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Midway through the four-day Republican National Convention in Cleveland this week, the most viral news so far surrounds Melania Trump’s speechwriter team, commonly referred to across social media right now as “Copy and Paste.”
That, no doubt, makes city tourism and convention officials happy.
For months leading up to the RNC, the city girded for the worst with unprecedented security initiatives in light of the alarmingly frequent violence at both Donald Trump’s campaign events and cities nationwide from Dallas to Baton Rouge.
There were a few scuffles between different protest groups in the main downtown park yesterday, but members of the local police force and some of the thousands of cops on loan from around the country dispersed people easily.
That’s exceedingly good news at this point for the Destination Cleveland convention and visitors bureau. The calm environment has allowed the staff to focus on promoting the city and helping both locals and 50,000 visitors find what they need, via the #AskCLE hashtag developed specifically for the convention, versus damage control on disturbances.
Speaking yesterday afternoon with David Gilbert, president and CEO of Destination Cleveland, you could sense his cautious relief. He was closing in on the RNC’s half-time mark, and the vast majority of press coming out of the convention so far, relating to the city itself and all of the new tourism infrastructure upgrades, was overwhelmingly positive.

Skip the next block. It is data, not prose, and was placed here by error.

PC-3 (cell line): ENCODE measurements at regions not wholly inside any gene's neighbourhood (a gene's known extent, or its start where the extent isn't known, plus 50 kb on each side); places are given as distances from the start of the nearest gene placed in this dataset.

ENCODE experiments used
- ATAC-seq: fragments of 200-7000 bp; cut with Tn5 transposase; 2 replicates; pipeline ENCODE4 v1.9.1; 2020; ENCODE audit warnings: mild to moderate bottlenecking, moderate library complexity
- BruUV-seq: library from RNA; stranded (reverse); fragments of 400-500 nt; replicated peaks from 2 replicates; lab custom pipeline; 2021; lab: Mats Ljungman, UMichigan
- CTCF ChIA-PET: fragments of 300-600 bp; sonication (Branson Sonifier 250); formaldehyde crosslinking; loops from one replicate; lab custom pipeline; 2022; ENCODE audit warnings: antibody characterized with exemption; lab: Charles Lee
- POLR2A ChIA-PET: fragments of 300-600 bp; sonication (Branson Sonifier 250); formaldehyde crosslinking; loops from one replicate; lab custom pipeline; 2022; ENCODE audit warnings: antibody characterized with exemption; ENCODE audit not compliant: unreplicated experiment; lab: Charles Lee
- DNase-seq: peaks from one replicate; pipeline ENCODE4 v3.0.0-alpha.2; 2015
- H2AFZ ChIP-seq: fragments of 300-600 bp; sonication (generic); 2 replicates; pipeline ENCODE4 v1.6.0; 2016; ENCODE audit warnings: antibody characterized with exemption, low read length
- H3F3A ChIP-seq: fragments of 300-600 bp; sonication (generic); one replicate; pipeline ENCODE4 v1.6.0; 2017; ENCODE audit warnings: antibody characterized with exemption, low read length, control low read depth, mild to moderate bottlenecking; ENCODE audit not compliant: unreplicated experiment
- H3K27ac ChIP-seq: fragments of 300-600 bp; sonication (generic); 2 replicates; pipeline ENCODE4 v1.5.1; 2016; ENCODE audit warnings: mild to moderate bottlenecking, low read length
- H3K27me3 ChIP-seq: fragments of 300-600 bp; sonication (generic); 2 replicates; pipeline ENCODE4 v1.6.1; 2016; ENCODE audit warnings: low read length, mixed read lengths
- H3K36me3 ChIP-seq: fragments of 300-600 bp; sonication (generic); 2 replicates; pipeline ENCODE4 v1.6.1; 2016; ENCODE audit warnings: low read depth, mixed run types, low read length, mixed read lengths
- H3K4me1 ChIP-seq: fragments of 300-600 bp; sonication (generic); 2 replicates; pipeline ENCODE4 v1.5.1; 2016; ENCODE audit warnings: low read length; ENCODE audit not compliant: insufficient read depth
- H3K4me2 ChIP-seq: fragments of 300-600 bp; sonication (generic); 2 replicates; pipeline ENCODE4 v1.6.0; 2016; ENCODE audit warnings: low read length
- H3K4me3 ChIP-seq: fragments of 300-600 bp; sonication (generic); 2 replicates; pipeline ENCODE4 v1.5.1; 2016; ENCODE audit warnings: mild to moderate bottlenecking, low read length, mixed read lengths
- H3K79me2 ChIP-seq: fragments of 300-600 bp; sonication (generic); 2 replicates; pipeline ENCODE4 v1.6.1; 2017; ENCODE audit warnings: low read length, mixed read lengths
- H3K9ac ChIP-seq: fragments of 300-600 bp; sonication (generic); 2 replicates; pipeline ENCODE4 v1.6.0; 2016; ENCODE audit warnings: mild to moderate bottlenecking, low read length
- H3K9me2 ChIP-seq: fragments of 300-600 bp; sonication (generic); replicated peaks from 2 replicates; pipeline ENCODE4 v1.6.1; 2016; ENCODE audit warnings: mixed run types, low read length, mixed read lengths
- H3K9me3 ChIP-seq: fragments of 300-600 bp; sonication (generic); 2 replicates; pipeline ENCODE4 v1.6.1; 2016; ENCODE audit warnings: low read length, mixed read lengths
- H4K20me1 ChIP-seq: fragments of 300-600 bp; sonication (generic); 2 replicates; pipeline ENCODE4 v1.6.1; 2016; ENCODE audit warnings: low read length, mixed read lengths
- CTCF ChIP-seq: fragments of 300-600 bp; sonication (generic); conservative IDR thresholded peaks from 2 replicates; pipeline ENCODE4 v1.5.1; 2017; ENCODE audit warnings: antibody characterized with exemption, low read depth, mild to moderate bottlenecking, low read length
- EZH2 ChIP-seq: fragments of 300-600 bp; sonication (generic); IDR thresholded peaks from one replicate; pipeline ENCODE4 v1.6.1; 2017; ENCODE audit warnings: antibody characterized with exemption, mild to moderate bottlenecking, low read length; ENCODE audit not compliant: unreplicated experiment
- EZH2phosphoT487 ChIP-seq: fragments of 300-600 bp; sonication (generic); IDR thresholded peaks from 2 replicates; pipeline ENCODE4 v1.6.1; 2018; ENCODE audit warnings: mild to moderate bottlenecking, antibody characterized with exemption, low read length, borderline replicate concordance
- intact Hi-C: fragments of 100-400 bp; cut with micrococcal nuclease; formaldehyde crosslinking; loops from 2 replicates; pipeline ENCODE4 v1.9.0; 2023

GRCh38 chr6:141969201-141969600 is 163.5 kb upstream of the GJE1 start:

“Things have gone well, and we feel really good about how the community has prepared with a lot of energy and excitement, and peacefully too,” Gilbert told Skift. “The comments we keep receiving from the tens of thousands of people here are so positive about Cleveland and how beautiful the city is, and how friendly everyone’s been.”
The Cleveland RNC Content Machine
Gilbert, who is also CEO of the Cleveland RNC Host Committee, explained that the bureau’s primary role during convention week is to connect anyone who needs anything with the people in the city who can provide the requested information and services.
Toward that end, Destination Cleveland opened an RNC Social Media HQ in a downtown building donated by Citizens Bank. Nine large video monitors on the wall provide news updates, while a dozen Destination Cleveland staff and social media professionals from organizations like the Cleveland Cavaliers maintain the conversation around #AskCLE for 18 hours a day.
Questions, as expected, run the gamut from people seeking restaurant accommodations to others wanting traffic directions. Questions relating to security are automatically directed to the Cleveland police department. Questions relating to politics, such as this tweet asking when Trump will release his tax returns, tend to go unanswered by the bureau but they definitely bring others into the destination’s media stream.
The cool part here is everything that was developed for the RNC’s social media HQ will inform the bureau’s content and communications strategy for all conventions moving forward. The RNC has vastly educated the entire team about new digital initiatives like this slick interactive map on the Destination Cleveland website.